Two “Data” items today:
Topic #1: S&P 500 earnings growth when the Federal Reserve is raising interest rates. In last night’s report we noted that the crux of the positive case for US stocks is strong corporate earnings. But can S&P companies continue to grow their bottom lines if the Fed starts to hike rates?
Here is what the historical record has to say on that question:
1994 – 1995 rate cycle
- Fed Funds went from 3.0 percent to 6.0 pct, starting in February 1994 and ending in February 1995. This tightening cycle started with 3 25 basis point increases, then 2 50 bp bumps, a 75 bp increase, and finished with a 50 bp increase.
- The S&P 500 had earned $26.90/share in 1993.
- It then went on to earn $31.75/share in 1994 (+18 percent) and $37.70/share in 1995 (+40 pct vs. 1993, +19 pct vs. 1994). Earnings continued to grow in 1996 ($40.63/share, +8 pct from 1995).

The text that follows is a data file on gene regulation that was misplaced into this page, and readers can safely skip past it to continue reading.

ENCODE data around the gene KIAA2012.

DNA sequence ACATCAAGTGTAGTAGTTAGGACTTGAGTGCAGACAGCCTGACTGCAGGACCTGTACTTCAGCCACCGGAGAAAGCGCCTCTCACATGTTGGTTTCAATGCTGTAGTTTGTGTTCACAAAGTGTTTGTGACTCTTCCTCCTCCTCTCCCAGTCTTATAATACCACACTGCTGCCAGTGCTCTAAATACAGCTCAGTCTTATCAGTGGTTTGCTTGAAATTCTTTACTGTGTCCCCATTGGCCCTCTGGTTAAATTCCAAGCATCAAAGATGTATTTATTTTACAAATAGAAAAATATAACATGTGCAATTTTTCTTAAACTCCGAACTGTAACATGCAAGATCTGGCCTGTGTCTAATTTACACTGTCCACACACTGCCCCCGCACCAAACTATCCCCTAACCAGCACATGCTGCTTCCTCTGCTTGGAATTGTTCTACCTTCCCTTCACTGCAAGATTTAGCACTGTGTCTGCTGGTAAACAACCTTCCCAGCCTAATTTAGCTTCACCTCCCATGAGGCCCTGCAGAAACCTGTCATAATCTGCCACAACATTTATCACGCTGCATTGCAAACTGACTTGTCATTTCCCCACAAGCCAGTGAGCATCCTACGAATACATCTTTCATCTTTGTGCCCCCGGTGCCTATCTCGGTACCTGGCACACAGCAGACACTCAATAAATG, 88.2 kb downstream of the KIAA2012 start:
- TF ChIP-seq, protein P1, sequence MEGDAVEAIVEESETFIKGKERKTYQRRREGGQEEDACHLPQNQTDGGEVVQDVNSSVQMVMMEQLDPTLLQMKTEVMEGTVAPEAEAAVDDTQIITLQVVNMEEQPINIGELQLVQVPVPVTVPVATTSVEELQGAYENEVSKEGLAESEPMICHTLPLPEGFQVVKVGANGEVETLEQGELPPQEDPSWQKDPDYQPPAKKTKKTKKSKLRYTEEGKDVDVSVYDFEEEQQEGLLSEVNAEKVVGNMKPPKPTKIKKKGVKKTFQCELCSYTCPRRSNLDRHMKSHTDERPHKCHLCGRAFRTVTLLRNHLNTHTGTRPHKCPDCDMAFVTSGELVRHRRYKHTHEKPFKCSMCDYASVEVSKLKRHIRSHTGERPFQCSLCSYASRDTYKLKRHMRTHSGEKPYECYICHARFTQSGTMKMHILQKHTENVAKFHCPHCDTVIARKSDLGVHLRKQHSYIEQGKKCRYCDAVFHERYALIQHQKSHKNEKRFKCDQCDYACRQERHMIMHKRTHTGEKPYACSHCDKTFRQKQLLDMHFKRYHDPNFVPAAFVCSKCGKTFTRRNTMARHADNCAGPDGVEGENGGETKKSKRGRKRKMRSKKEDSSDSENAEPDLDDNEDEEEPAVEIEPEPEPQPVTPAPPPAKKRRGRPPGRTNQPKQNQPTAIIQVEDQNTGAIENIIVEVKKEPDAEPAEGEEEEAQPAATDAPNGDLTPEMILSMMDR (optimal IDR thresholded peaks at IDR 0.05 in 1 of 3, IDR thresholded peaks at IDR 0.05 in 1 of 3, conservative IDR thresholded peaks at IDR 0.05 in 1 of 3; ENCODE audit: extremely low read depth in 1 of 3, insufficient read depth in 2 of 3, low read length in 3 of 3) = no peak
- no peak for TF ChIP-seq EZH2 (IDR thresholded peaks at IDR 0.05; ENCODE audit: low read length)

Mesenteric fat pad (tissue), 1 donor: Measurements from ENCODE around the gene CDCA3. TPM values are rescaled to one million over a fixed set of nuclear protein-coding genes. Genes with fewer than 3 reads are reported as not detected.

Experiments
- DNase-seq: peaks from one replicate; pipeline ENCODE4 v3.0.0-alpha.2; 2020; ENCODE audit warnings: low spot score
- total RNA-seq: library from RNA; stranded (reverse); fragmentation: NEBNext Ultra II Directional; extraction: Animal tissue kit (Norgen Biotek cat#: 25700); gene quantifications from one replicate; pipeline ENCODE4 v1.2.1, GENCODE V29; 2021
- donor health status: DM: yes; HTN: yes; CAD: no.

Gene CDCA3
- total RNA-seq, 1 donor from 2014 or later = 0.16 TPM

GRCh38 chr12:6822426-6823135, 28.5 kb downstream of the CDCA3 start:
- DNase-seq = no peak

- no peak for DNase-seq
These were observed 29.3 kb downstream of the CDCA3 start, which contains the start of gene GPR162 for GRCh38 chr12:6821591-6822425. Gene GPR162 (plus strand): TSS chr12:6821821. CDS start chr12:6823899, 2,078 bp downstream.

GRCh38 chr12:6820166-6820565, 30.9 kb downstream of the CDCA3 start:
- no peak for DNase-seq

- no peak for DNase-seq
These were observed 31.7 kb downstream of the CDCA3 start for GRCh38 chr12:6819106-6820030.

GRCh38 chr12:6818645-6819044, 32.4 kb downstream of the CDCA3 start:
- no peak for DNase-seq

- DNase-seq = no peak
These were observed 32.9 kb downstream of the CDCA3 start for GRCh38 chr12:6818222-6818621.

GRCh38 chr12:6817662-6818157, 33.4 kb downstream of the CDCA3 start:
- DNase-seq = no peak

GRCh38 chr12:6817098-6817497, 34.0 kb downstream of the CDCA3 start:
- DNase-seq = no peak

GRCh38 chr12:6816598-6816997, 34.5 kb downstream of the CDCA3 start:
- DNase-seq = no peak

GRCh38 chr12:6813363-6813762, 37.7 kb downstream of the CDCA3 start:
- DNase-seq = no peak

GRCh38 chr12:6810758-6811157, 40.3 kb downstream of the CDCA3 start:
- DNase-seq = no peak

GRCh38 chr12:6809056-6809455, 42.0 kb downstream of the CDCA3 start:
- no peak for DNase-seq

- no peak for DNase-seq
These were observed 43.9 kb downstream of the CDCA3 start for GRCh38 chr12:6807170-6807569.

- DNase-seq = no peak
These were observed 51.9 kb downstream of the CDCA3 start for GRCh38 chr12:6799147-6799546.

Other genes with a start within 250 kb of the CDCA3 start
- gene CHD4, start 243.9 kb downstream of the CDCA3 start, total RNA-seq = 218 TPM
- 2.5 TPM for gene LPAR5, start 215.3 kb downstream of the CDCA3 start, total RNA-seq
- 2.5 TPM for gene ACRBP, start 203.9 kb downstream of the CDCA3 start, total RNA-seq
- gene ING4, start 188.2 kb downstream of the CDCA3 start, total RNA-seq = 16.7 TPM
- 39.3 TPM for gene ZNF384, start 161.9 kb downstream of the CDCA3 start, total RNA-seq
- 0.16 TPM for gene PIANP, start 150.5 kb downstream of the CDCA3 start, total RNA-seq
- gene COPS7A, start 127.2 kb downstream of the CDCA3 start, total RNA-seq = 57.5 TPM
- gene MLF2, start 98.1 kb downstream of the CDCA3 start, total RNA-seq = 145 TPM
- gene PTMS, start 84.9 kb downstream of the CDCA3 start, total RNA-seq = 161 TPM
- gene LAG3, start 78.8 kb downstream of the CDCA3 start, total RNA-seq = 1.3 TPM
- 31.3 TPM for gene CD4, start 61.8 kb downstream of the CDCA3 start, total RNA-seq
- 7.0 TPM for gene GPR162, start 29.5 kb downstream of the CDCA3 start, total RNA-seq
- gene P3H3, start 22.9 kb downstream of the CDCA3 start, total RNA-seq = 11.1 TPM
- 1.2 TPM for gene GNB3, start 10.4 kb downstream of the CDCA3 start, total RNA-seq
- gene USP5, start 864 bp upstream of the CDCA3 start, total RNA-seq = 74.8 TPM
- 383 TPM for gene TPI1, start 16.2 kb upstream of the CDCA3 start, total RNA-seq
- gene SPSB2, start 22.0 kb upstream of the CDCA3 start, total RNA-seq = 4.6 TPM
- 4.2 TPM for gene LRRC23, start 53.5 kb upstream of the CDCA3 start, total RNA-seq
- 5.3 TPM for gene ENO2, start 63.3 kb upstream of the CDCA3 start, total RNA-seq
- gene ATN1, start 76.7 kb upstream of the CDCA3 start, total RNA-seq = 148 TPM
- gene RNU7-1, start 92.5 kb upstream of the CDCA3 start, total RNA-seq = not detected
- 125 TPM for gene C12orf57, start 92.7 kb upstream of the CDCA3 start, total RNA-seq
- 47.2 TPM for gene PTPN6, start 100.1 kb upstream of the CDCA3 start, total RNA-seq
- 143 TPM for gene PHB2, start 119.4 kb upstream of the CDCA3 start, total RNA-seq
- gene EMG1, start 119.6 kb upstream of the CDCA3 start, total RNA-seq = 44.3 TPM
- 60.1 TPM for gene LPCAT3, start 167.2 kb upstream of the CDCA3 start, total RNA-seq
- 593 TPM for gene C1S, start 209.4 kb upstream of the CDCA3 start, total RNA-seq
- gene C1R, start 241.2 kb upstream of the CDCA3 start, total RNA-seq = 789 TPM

1999 – 2000 rate cycle
- Fed Funds went from 4.75 percent to 6.5 pct from June 1999 to May 2000. There were 5 25 basis point increases to start, and a 50 bp bump at the end.
- The S&P 500 had earned $44.27/share in 1998.
- It earned $51.68/share in 1999 (+17 percent) and $56.13/share in 2000 (+27 pct from 1998, +9 pct from 1999). Earnings in 2001 were down ($38.85/share) due to the economic slowdown and macro uncertainty caused by the 9-11 terror attacks.
2004 – 2006 rate cycle
- Fed Funds went from 1.00 percent to 5.25 pct from June 2004 to June 2006. There was a total of 17 rate increases across this period, each 25 basis points.
- The S&P had earned $54.69/share in 2003.
- It earned $67.68/share in 2004 (+24 percent) and $76.45/share in 2005 (+40 pct from 2003, +13 pct from 2004). Earnings continued to increase in 2006 to $87.72/share (+15 pct vs. 2005) but dropped in 2007 to $82.54/share as the housing bubble started to burst and financial conditions worsened.
2015 – 2018 rate cycle
- This was the slowest rate cycle in living memory, with Fed Funds going from 0 – 25 basis points to 2.25 – 2.50 pct from December 2015 to December 2018.